Confirm Action

Are you sure you wish to do this?

Confirm Cancel
Member Login
Site Notices
1/25/2018 7:38:29 AM
Posted: 10/15/2002 2:40:25 PM EST
Where's Gecko45 when you REALLY need him? ----------------------------------------- Washington-Area Malls Boost Security After Sniper October 15, 2002 03:55 PM ET WASHINGTON (Reuters) - Washington-area malls were hiring extra security guards in hopes of reassuring shoppers unnerved by the latest sniper attack, which threatens to dampen already dismal sales, retail experts said on Tuesday. Police said the shooting death of a woman outside a suburban Virginia store of Home Depot Inc. on Monday evening appeared to be the work of a sniper who has killed eight other people at random over the last two weeks. Several were killed at gas stations or shopping areas. "It has a tremendous impact in the local area, but it also gives people across the nation pause to think about the fragility of life," said Eugene Fram, a professor at the Rochester Institute of Technology who studies shopping trends. "It's a question of consumer confidence. We have basics that we need to buy, but I think this will accelerate what has been the trend for 20 years, which is to put shopping at a lower priority," he said. So far the sniper fear factor appeared to have only a regional effect on shopping trends, with mall owners reporting a dip in traffic at Washington-area centers. "We don't routinely track traffic on a daily basis at our properties, but mall traffic (in the D.C. area) has understandably been affected," said Les Morris, spokesman for Simon Property Group Inc., the largest U.S. mall operator, which has four in the Washington area. Jackie Young, marketing director for Mills Corp.'s Potomac Mills shopping center in Prince William, Virginia, said the mall had tightened security since the Sept. 11 attacks on the United States and also has a local police substation. Consumer confidence has been flagging in recent months -- and with it retail sales -- as a slumping economy, slow job growth and the threat of war rattle shoppers. That could put more pressure on the broader U.S. economy if consumer spending, which accounts for some two-thirds of U.S. economic activity, does not improve through the critical holiday shopping season. Retailers reported lackluster September sales figures last week. Early indications for October looked marginally better as the first cold snap of the season spurred sales, but analysts widely expect a tough holiday season. The sniper threat only compounds the problem, said Scott Krugman, spokesman for National Retail Federation, a trade association based in Washington. "Consumers are extra, extra, extra cautious," he said. "That said, this isn't anything new to them. This is very similar to what we went through post-Sept. 11, when those mock threats were coming through about possible attacks in shopping malls. I don't think consumers are going to stop what they do day to day. You can't live your life in fear and that's a lesson we've learned over the last year." Ben Johnson, editor of the industry journal Shopping Center World, said the shootings had crimped tourism in the Washington area and that was clearly hitting malls in the area, but he said numbers would bounce back once police found the sniper. "It's like a switch. As soon as they catch this person you'll see a blip in confidence," he said.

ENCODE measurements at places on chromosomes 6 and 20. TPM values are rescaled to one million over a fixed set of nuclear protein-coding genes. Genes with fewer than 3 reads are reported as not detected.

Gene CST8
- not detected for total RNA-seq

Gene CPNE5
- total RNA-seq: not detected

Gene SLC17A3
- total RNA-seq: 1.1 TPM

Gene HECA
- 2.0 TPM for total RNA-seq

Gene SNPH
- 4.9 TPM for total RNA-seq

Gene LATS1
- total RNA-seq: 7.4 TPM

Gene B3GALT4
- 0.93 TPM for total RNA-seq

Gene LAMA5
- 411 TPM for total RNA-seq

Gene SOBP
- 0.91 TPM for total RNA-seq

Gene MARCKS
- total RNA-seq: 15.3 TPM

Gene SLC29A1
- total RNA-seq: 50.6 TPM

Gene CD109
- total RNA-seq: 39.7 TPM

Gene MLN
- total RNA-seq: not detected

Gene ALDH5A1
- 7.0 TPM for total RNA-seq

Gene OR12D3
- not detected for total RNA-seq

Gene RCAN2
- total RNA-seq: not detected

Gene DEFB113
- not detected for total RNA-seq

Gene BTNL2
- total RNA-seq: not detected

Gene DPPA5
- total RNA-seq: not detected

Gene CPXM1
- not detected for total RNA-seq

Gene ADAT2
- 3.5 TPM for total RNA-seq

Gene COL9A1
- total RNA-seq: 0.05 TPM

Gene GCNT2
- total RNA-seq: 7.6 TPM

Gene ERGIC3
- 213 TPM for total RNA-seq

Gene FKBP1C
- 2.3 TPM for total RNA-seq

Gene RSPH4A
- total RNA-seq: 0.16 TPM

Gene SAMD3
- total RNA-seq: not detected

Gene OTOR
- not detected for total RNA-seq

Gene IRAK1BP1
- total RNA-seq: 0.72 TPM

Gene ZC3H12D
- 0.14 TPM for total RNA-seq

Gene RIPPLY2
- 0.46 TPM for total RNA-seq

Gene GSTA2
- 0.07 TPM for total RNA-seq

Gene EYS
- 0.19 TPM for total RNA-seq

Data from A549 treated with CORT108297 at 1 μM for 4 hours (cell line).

Link Posted: 10/15/2002 2:52:58 PM EST
And to think, we laughed at him. Turns out he was a visionary. Mall management better get him those G36's and night vision goggles he requested.
Link Posted: 10/15/2002 3:04:47 PM EST
And look who's laughing now! We own the night. We own the aisles. We 0wnz shoplifters, %100 of the time. And we do it well. [url]www.mallninja.com[/url]
Top Top